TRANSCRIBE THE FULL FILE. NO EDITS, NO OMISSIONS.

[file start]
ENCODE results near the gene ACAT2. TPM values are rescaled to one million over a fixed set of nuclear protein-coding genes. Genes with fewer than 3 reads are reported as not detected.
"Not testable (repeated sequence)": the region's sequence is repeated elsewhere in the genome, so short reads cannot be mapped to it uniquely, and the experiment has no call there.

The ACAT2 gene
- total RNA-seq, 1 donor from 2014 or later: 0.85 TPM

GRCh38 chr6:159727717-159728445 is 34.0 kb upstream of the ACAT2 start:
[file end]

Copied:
ENCODE results near the gene ACAT2. TPM values are rescaled to one million over a fixed set of nuclear protein-coding genes. Genes with fewer than 3 reads are reported as not detected.
"Not testable (repeated sequence)": the region's sequence is repeated elsewhere in the genome, so short reads cannot be mapped to it uniquely, and the experiment has no call there.

The ACAT2 gene
- total RNA-seq, 1 donor from 2014 or later: 0.85 TPM

GRCh38 chr6:159727717-159728445 is 34.0 kb upstream of the ACAT2 start: